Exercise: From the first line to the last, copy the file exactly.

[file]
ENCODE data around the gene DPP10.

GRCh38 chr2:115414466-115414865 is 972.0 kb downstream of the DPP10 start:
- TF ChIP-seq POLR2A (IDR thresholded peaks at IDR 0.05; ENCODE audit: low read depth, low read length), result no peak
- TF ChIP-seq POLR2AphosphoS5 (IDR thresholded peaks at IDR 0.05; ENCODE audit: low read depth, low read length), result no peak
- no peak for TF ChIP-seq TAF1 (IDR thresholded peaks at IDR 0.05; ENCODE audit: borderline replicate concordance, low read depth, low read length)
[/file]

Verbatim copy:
ENCODE data around the gene DPP10.

GRCh38 chr2:115414466-115414865 is 972.0 kb downstream of the DPP10 start:
- TF ChIP-seq POLR2A (IDR thresholded peaks at IDR 0.05; ENCODE audit: low read depth, low read length), result no peak
- TF ChIP-seq POLR2AphosphoS5 (IDR thresholded peaks at IDR 0.05; ENCODE audit: low read depth, low read length), result no peak
- no peak for TF ChIP-seq TAF1 (IDR thresholded peaks at IDR 0.05; ENCODE audit: borderline replicate concordance, low read depth, low read length)